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  1. In reply to: kahuna1 on Saturday 21/04/07 12:10pm Just came across an interesting spin to the Cobalt debate in this thread.... http://www.isecureonline.com/reports/SCC/WSCCH459/ Most likely a beat up but would be interested in peoples thoughts re. the Russia re. cobalt supply issue in the article ..... Sorry if this is long..... QUOTE Devil in a Blue Dress If you follow the financial news, you know that commodities and natural resources have been in a major bull market for the last few years. In fact, the CRB Index -- which is a measure of commodity prices -- recently hit its highest level since 1980. What's behind this staggering rise in commodity prices? Well, in most cases, it's a simple matter of supply and demand. The world is gobbling up natural resources at an incredible clip. At the same time, our supply of natural resources is diminishing. We are simply running low on everything from oil to gas to iron to aluminum to copper to uranium. Of course, investors who have gotten in on commodities before they make their price run have made a fortune. And while most commodities have had their big run... a virtually unknown natural resource is just starting to make its move. This resource is cobalt, a transition metal closely related to nickel. The word cobalt is derived from the German kobalt, meaning "goblin" or "devil," a term that gold miners used because they thought that the bluish metal was worthless. But cobalt is far from worthless... For centuries, cobalt has been used to create beautiful blue glass, ceramics, pottery, and tile. In fact, traces of cobalt were found in Egyptian artifacts dating back to 2,600 B.C. Of course, today, cobalt is used for much more than color. Essential to Modern Society! Chemical & Engineering News reports that cobalt has recently undergone a significant transformation from an "ugly duckling" of no interest to miners... into a "swan" of strategic industrial importance. It might surprise you to learn the countless ways cobalt is essential to our daily lives. From cobalt's applications in health, communications, and national defense... modern society could not function without cobalt. The U.S. Geological Survey (USGS) reports that for many commercial, industrial and military applications, there is NO SUBSTITUTE for cobalt. Cobalt is used in cell phones, rechargeable batteries, hard-disk drives, memory chips, radial tires, drill bits, paints and inks, satellites, turbine blades, and even solar panels. And get this: Because cobalt has an unusually high melting point (2,723 Fahrenheit), it's able to withstand extreme temperatures that would destroy conventional metals like steel and aluminum. This makes cobalt absolutely essential in the production of jet engines and guided missiles. And listen: New applications for cobalt are being discovered constantly, and some of them are starting to radically transform whole industries. Take hybrid cars for example... According to Booz Allen Hamilton, hybrids are spreading like wildfire, and could account for more than 20% of new cars by 2010. That's 4 million new hybrids coming out every year. And guess what? Cobalt is a key ingredient in hybrid vehicles. In fact, hybrids use five pounds of cobalt... in nearly every car! But perhaps the most important use of cobalt is by the United States military. A Matter of National Security Not only is cobalt important to the U.S. military... it's a matter of national security. You see, cobalt is critical to the production of military aircraft, defense satellites, guided missiles, tanks, and even submarines. Without cobalt, it would be virtually impossible to produce many defense products such as jet engines, missile components, or electronic components. In fact, cobalt is so vital to our national defense that the United States government has classified it as a "strategic material." Cobalt received its "strategic" classification under the Strategic and Critical Stockpiling Act (50 U.S.C. 98-h-2). According to this law, a "strategic material" is a commodity whose lack of availability would seriously affect the economic, industrial, and defense capability of the United States. Further, this law requires that cobalt be stockpiled at 20 locations throughout the country so that the United States is not dependent on foreign sources of cobalt. Bottom line: Cobalt is vital to our national defense. Problem is, despite the Stockpiling Act, the United States is almost completely dependent on foreign sources of cobalt. According to the U.S. Geological Survey, the United States DID NOT mine or refine cobalt in 2006. Our domestic production was ZERO. That means the United States must rely on foreign sources for nearly all its cobalt needs. And here's the worst part: As the demand for cobalt is soaring, the world is facing a severe supply shortage that could be devastating to the United States. That's because Russia is moving to dominate the cobalt market for its own political gain. What's worse, the Kremlin is not shy about using violence and intimidation to get its way. Evil Kremlin Rising As you may know, the Soviet Union collapsed in 1991. At that time, then-President Boris Yeltsin launched a massive privatization of Russia's state-owned enterprises. This resulted in one of the greatest transfers of wealth ever seen, as a small group of business tycoons -- known as "oligarchs" -- claimed some of the world's most valuable natural resources including oil, gas, nickel, and... cobalt. At the end of 1999, Boris Yeltsin resigned as Russia's President, and appointed his successor, a former KGB agent named Vladimir Putin. Yeltsin believed Putin would nurture Russia's burgeoning democracy. But the opposite has happened... In fact, during his reign, Putin has taken strides to roll back democracy, and transfer wealth and power away from the Russian people... and back into the hands of the Kremlin. "Putin is imposing dictatorship the old-fashion way" reports The Washington Post. And Britain's Financial Times agrees, saying that Putin "took a chainsaw to the fragile roots of Russian democracy." According to Time magazine, Putin has already seized control of Russia's major television networks, and driven media tycoon Boris Berezovsky into exile. In addition, Putin has stocked the Russian government with his KGB cronies. "It's the beginning of a constitutional coup d'etat," said Sergei Mitrokhin, a former parliamentary leader from the liberal Yabloko party. "It's a step toward dictatorship." And the Moscow Times concurs: "Russia is full of fear. Businessmen and politicians are afraid of Vladimir Putin. [Putin] relishes the fear. The greater the fear, the stronger his power." According to The Moscow News, Russian businessmen are forced to pay millions of dollars annually to the Kremlin and render financial support to pro-Putin political forces. And here's the thing you need to understand: As a former KGB thug, Putin will do whatever it takes to get what he wants. Enemy of the State In fact, NewsMax.com reports that in July 2006, the Russian legislature passed a law making it LEGAL for the Kremlin to kill "enemies of the state." And make no mistake: People who don't follow the Kremlin's orders quickly end up in jail... or worse. "The kinds of deaths and murders in Moscow today are wholly different from those of the 1990s," explains Vanity Fair investigative reporter Brian Burrough. "Then the killings were products of the struggle to control Russia's newly privatized businesses. Today, the people who are dying are mostly ‘enemies of the state' -- journalists, whistle-blowers, regulators, and dissidents." Do you doubt it? Well, consider this: On Oct. 7, 2006, a Russian journalist, Anna Politkovskaya, who had criticized Putin, was shot in the head and killed in the elevator of her Moscow building. And in November 2006, Alexander Litvinenko, a former KGB agent who had publicly denounced Putin, died in a London hospital. The cause of death? Litvinenko was poisoned with a radioactive element called polonium 210. A Scotland Yard investigation revealed that Litvinenko had visited with two KGB men on the day he was poisoned. Further, telltale traces of polonium 210 were found everywhere the two KGB agents had been. Many international experts believe that Litvinenko was a victim of a Kremlin orchestrated assassination... retribution for his "unpatriotic" words about Putin. Bottom line: Across the board, people in Russia fear for their safety. And there is one sector in particular in which Russian President Putin has a seemingly insatiable appetite. Putin Devours Natural Resources In today's Russia, owning a natural resource company is a flat-out dangerous occupation. In fact, some of Russia's wealthiest resource barons have gone from the boardroom... to a jail cell... practically overnight. For example, in October 2003, Kremlin soldiers stormed the private jet of Mikhail Khodorkovsky. Khodorkovsky, a billionaire oligarch and chairman of Russia's largest oil company, was beaten, thrown into a Moscow jail, and charged with tax evasion. Khodorkovsky was then banished to a Siberia prison camp while the Kremlin took control of his $12 billion company, Yukos Oil. Of course, Mr. Khodorkovsky is not alone in his suffering. According to The New York Times, Russia has taken several steps to tighten its state control over energy resources. In fact, nearly every natural resource company in Russia has been ripped from private hands and put under the Kremlin's control. Why would Putin go to such extreme measures to take natural resource companies under Kremlin control? Simple. Control of Russia's natural resources allows Putin to exercise tremendous political power on the world stage. Russia's crude use of natural resources for political gain is an old story. For years Moscow has been using its control over natural gas to reward neighbors who submit to its political will, such as Belarus, and punish those who seek greater independence, such as Georgia and Moldova. According to The Washington Post, Putin shut off gas supplies to the Ukraine in order to undermine its democratic and pro-Western government. On July 29, 2006, the Kremlin halted oil shipments to Lithuania. And in January 2007, Russia shut off crude oil supplies to Germany, Poland and other parts of Eastern Europe, all in an effort to exercise political muscle. Vice President Dick Cheney has accused Putin of using natural resources as tools of intimidation and blackmail. And now, Putin is making his move on the lucrative cobalt market... and he is willing to crush anyone who gets in his way. Do you doubt it? Well, just ask Mikhail Prokhorov... A Billionaire Bordello in the French Alps Mikhail Prokhorov is the CEO of Norilsk Nickel, the world's largest producer of nickel and cobalt. The company is massive. In fact, its volume of output accounts for nearly 2% of Russia's Gross Domestic Product. Bottom line: The company is highly valuable to the Kremlin. In fact, according to Forbes magazine, Norilsk is one of Russia's last natural resource assets controlled by the private sector. And word is that Putin has been pushing for some time to gain control of Norilsk. Thing is, Mr. Prokhorov is a flamboyant billionaire who loves his status and power. And although the pressure has been growing, Prokhorov has been slow to relinquish control of his company. That all changed in January 2007... While Mr. Prokhorov was on a ski vacation at the exclusive Courchevel resort in the French Alps... he was arrested and charged with running a high-end prostitution ring. Despite his vehement denial of all charges, Prokhorov was held in jail for four days. Many international experts believe that Prokhorov's incarceration was a warning shot from Putin: "Give up Norilsk, or join the other oligarchs in Siberia." As you can imagine, Prokhorov got Putin's message... loud and clear. With his fellow oligarch Mikhail Khodorkovsky rotting in a Siberian prison camp, Prokhorov decided it was in his best interest to get out of Putin's way. So, within days of being released from jail, Prokhorov signed control of Norilsk Nickel over to his Kremlin-friendly associate, Vladimir Potanin. Bottom line: Putin is in prime position to gain control of Russia's lucrative cobalt empire. Commodity Blackmail! This is very bad news for the United States. According to industry expert Richard Reinhard of Web site Resource Investor, Russia has a history of restricting cobalt supplies to increase its profits. Cobalt inventories are already low. And now that the Kremlin has moved to secure its position, cobalt prices are soaring. In fact, prices have nearly doubled... According to the Web site Metal-Pages, one London commodity trader says that cobalt market is the busiest it's been in 30 years. "It's just been non-stop," says the trader, reporting that organizations are so desperate for cobalt, they are paging him in the middle of the night. And it gets worse... On Feb. 7, 2007, the EU approved the sale of giant cobalt company, OM Group (OMG) to Norilsk. OMG is the largest producer of cobalt by-products on the planet. Consequently, the Kremlin has gained even greater leverage over the global cobalt market. And make no mistake: Russia has no intention of playing nice with the United States. According to the International Herald Tribune, the relationship between Russia and the United States has reached its lowest point since the Soviet Union collapsed a decade and a half ago. And now, because of its complete cobalt dominance, Russia is positioned to influence America's most vital industries... including national defense. Obviously, this poses a serious problem for several U.S. industries, not to mention the United States military. Says international economic expert and best-selling financial author, J. Christoph Amberger: "The Kremlin is positioned to exert its political will on the United States via ‘commodity blackmail,' just like it did with the Ukraine, Georgia, and Moldova." "It's got what we desperately need," explains Amberger. "It's as simple as that." Fortunately, a $2 tiny mining consortium has discovered a massive supply of cobalt that will put an end to Russia's ruthless extortion. Tiny U.S. Mining Consortium Stuns Kremlin -- Secures Cobalt Fortune! As it turns out, the most lucrative source of cobalt is not in Russia. It's in the tiny country of Cameroon... on Africa's rugged West Coast. And although Russia would love to get its hands on Cameroon's cobalt riches... a tiny $2 U.S. company has already beaten it to the punch. Good news for U.S. industry and military operations. And even better news for early investors who could ride this $2 stock all the way to $27 per share by September 2007. Let me give you the details on this remarkable opportunity: Back in 1981, the United Nations launched a development program in Cameroon. The idea was to use local mineral resources to help fight poverty in the African country. And the project initially proved promising. In fact, the U.N. found a large nickel mine. But because nickel prices were so low at the time, the discovery didn't draw much attention. But in 1994, a veteran geologist named Bill Stevanovich (not his real name) became aware of the Cameroon nickel discovery. After reviewing samples, Stevanovich realized that the mine had an unusually high level of cobalt. Further investigation revealed that the Cameroon site held the single-largest cobalt supply on the planet! Stevanovich quickly formed a company, CobalCam, Inc. (not its real name) and began feasibility studies on the Cameroon cobalt mine. It quickly became clear that the mine was an absolute fortune just waiting to happen. Not only was there a massive supply of cobalt at the location, but the cobalt was very close to the earth's surface. This meant that mining costs would be minimal... and profits would be mind-shattering. Of course, news of Cameroon's lucrative cobalt mine spread, and every mining outfit on the planet was watering at the mouth for a piece of the action. Stevanovich worked to position himself with the Cameroon government, but it was a toss-up as to who would get the mine. Finally, the U.S. government decided that the Cameroon cobalt reserved needed to be in U.S. hands. So... Cameroon's President Biya was invited to a private meeting at the White House with President Bush in March 2003. It was the first time the presidents of the two countries had ever met. What did Bush promise President Biya? No one knows for sure... but days after the meeting, CobalCam was granted an exclusive contract to develop the Cameroon cobalt mine. Think about that... By the way if you are wondering the company they are beating up is Geovix listed on the TSX under stock code GMC - I do not hold - just interested in the Cobalt story. Hevlet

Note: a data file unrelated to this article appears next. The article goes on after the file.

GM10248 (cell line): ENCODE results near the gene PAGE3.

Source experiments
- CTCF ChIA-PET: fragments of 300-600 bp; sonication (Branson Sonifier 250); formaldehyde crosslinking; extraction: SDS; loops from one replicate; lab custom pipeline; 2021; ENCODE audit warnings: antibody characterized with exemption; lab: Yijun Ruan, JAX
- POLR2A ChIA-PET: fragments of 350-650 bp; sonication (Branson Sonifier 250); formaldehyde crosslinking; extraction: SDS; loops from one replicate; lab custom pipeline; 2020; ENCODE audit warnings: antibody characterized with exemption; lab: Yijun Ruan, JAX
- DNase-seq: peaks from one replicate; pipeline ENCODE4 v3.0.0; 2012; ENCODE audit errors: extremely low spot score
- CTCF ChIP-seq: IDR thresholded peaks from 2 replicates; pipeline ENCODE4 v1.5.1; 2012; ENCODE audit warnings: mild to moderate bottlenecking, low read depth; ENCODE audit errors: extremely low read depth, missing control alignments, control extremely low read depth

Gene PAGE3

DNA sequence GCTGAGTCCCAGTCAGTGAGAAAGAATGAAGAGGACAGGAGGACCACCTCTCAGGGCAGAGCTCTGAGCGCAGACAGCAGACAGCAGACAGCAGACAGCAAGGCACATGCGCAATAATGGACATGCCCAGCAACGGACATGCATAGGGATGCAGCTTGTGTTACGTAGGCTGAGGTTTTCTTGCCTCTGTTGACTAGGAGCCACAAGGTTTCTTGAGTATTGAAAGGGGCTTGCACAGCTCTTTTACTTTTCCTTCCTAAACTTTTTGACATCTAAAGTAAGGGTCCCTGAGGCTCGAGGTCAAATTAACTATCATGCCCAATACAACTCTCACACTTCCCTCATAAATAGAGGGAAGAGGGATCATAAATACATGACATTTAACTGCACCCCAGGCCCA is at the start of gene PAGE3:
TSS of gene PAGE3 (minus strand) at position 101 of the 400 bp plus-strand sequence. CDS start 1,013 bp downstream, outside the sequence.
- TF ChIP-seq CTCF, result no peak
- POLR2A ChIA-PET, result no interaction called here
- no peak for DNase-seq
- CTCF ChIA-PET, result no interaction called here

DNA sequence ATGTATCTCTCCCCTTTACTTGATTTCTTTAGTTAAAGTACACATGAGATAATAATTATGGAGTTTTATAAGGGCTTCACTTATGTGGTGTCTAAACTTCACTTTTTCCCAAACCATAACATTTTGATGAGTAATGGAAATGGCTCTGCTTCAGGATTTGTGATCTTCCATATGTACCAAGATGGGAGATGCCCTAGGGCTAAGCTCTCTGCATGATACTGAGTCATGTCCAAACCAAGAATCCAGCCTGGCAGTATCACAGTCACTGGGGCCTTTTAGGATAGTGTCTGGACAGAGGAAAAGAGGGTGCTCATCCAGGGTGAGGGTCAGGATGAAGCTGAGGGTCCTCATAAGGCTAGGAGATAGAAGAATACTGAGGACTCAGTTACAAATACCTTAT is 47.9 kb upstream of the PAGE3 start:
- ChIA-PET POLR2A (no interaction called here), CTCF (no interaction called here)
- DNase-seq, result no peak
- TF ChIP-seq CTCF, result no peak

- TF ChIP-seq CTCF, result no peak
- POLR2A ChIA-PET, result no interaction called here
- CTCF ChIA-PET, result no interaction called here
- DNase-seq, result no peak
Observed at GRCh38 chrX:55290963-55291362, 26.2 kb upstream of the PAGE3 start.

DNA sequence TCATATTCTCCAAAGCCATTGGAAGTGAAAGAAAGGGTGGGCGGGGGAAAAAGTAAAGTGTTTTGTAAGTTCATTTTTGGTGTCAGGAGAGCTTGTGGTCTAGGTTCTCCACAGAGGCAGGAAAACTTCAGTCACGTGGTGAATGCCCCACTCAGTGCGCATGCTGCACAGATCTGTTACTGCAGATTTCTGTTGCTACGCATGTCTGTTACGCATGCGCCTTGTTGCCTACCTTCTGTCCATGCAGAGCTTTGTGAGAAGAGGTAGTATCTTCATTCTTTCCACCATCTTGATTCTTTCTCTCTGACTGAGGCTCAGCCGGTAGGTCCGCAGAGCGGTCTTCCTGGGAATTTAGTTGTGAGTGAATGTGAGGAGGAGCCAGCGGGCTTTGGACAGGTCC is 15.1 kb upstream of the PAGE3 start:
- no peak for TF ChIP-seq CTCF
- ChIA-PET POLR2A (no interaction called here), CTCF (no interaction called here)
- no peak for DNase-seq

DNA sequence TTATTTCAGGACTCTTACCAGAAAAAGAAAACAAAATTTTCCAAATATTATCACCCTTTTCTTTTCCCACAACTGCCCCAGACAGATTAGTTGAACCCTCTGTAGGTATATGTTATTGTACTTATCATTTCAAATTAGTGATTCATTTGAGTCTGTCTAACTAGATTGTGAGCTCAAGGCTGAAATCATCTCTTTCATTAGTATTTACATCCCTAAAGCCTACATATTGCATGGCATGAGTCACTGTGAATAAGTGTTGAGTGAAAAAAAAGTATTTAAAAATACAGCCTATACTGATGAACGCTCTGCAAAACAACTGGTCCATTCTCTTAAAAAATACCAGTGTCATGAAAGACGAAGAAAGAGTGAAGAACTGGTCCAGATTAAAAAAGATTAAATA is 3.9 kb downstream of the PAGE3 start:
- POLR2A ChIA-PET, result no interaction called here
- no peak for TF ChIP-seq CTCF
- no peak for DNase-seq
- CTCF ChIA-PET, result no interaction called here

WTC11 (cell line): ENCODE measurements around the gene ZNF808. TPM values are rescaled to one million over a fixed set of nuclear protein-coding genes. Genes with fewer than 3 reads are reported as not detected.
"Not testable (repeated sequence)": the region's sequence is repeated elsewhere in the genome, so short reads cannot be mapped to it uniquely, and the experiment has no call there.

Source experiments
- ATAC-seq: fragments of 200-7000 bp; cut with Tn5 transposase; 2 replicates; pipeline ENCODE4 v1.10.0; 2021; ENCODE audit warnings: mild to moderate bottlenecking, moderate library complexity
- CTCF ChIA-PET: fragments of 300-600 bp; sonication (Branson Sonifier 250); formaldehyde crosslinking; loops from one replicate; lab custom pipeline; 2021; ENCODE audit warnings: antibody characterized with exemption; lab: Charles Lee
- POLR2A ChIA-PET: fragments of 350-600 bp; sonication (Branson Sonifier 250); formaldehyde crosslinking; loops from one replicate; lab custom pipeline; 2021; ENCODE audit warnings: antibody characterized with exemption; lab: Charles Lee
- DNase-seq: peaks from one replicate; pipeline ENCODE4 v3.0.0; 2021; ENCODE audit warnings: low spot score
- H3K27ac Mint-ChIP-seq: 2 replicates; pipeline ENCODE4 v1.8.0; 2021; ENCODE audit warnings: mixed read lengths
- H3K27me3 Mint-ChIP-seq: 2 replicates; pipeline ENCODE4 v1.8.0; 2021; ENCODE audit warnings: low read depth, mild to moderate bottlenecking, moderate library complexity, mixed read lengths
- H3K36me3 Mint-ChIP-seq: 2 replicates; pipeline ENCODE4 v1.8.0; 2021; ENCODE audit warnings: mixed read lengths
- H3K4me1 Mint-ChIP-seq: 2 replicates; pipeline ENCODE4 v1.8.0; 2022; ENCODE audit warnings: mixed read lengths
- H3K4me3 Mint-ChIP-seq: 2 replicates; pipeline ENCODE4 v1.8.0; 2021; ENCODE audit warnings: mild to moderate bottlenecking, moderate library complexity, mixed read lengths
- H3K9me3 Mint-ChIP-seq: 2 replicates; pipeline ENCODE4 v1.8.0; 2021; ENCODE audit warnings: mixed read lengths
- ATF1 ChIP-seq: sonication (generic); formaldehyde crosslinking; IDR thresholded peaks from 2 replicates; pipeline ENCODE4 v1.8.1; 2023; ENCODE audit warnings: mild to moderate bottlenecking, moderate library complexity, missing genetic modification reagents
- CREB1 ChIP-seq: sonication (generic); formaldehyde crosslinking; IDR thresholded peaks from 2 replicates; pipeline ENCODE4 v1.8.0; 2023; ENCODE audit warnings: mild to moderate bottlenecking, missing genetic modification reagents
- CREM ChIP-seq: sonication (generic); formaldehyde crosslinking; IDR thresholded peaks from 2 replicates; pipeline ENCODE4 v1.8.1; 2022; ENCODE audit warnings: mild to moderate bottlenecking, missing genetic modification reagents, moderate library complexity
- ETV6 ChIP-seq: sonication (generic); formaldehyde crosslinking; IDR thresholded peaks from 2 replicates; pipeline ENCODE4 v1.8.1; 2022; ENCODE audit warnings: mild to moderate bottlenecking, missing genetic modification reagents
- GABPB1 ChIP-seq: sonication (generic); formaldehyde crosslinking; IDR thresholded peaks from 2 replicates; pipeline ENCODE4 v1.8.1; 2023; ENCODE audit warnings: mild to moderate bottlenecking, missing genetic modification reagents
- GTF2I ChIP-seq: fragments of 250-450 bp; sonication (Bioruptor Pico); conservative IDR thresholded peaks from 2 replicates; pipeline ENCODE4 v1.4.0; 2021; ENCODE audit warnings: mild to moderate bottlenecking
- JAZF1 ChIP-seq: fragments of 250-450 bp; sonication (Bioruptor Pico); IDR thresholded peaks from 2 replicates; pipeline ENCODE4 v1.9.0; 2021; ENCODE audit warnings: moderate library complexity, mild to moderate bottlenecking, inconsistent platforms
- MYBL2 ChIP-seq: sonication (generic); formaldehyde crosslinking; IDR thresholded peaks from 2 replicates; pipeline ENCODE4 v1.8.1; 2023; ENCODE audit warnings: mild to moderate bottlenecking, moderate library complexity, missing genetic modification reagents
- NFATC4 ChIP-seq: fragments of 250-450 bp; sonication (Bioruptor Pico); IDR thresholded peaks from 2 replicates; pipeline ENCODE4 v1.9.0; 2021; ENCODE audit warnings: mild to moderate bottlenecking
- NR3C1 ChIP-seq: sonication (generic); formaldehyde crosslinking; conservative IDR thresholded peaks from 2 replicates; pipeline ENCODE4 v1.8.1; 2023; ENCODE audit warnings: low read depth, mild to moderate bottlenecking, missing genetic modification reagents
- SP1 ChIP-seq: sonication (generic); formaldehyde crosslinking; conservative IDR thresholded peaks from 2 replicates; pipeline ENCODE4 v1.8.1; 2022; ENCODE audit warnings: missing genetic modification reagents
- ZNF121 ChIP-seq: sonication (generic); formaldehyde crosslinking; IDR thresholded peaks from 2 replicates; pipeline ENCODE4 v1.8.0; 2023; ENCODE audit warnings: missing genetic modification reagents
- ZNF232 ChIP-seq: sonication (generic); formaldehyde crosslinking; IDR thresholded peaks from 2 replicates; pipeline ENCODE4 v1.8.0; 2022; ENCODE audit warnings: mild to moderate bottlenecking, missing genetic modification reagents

2. In reply to: Roger on Tuesday 22/05/07 01:54pm I was thinking the same thing.....very quiet in here considering todays announcement.... Am happy holder however.... looks to me like some very deep pockets have been getting in on todays news.... Hevlet